UK-based aerospace firm Cobham has announced the proposed acquisition of US firm Aeroflex for a reported £548m.
Cobham announced on Monday (May 20) that it has entered into a conditional agreement to buy Aeroflex which produces test equipment, RF and microwave integrated circuits, components and systems used for wireless communications for industries including space, avionics, aerospace, defence, commercial wireless communications and medicine.
Aeroflex motors and wireless systems were used in the wheels, antenna and robotic arm joints of Nasa’s Mars rover, Curiosity.
The deal includes taking on Aeroflex’s £321m in debt. If the deal progresses, Cobham will pay $10.50 per Aeroflex share, 26.1% more than the closing stock price on Monday (MAY 19), the day before the announcement.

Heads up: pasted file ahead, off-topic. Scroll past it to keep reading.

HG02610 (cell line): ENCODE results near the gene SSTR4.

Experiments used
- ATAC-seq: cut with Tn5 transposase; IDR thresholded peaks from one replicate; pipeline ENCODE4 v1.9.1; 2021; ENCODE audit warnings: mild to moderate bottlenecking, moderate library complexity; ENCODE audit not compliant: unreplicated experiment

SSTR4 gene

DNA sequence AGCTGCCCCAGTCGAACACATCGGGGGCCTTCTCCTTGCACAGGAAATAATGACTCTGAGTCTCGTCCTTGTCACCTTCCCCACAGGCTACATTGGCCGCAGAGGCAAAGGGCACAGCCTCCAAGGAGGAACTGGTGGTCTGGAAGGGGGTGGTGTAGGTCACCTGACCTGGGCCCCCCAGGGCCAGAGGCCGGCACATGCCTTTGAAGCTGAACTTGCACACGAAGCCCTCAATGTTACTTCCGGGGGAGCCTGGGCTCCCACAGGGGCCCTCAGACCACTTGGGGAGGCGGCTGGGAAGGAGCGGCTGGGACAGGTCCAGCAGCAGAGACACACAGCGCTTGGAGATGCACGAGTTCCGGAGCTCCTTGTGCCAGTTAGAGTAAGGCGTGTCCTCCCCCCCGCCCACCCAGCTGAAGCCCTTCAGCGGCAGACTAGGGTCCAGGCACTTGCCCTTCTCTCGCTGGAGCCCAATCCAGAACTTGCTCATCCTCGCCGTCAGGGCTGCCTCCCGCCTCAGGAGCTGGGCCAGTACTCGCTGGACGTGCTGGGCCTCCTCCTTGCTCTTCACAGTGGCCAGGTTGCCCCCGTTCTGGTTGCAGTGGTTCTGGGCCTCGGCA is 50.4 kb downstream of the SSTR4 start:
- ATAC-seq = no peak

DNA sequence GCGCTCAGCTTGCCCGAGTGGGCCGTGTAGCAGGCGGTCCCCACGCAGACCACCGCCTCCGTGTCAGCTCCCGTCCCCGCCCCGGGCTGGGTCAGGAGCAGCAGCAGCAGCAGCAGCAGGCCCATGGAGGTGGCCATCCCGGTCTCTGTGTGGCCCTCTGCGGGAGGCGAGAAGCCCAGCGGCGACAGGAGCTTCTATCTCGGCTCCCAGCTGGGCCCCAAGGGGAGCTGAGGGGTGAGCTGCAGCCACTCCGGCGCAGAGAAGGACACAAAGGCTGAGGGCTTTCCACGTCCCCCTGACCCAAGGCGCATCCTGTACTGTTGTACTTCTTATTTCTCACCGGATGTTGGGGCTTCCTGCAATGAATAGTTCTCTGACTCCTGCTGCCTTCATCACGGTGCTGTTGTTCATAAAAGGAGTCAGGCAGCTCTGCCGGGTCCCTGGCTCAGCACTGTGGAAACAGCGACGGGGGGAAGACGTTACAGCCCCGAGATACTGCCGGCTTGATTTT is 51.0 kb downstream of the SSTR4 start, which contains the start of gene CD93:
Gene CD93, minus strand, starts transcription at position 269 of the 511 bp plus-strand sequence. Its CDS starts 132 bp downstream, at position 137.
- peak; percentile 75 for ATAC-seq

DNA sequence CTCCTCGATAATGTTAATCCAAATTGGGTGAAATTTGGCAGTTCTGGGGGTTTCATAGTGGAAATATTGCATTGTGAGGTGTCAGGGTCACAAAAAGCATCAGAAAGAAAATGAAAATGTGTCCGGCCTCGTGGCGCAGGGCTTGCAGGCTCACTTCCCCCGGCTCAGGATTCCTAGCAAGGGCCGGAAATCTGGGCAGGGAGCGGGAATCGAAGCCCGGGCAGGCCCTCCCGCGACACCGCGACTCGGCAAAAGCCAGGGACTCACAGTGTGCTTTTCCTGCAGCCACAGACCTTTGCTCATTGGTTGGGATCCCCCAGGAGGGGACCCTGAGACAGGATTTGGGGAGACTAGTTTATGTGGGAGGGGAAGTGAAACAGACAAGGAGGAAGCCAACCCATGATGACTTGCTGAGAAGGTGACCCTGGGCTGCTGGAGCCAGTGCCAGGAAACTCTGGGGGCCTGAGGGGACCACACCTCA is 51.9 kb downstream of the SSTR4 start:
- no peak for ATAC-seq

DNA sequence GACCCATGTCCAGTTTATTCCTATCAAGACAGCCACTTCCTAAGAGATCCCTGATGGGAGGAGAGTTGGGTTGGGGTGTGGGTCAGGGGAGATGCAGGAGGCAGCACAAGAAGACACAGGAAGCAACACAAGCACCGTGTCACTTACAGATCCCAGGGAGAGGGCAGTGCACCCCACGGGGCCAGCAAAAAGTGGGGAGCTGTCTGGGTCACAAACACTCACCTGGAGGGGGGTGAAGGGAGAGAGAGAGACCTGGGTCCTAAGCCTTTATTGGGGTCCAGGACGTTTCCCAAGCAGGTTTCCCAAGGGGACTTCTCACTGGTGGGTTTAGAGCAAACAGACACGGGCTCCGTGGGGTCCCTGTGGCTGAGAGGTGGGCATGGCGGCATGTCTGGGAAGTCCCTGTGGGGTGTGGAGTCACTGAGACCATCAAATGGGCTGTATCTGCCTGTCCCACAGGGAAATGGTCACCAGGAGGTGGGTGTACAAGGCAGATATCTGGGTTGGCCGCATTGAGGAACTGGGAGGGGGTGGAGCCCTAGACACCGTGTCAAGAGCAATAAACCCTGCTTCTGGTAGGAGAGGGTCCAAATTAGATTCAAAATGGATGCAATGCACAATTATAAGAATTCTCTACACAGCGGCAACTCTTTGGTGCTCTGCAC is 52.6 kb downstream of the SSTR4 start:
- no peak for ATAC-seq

Cobham Chief executive Bob Murphy said the deal was in line with its strategy of buying firms in industries that “increasingly demand more data, connectivity and bandwidth.”
The deal comes after Cobham bought Danish satellite telecoms group Thrane & Thrane for £275m in 2012 and Axell Wireless for up to £85m last year.
However, the Law office of Brodsky and Smith announced on Tuesday that it is investigating potential claims against the Board of Directors of Aeroflex Holding Corp. Under the terms of the transaction, Aeroflex shareholders will receive $10.50 in cash for each share of Aeroflex stock they own. The investigation concerns possible breaches of fiduciary duty and other violations of state law by the Board of Directors of Aeroflex for not acting in the Company’s shareholders’ best interests in connection with the sale process. The firm alleges that the transaction undervalues Aeroflex given the Company’s increase in net income and cash flow from operations.
Cobham was unavailable to comment on the claim.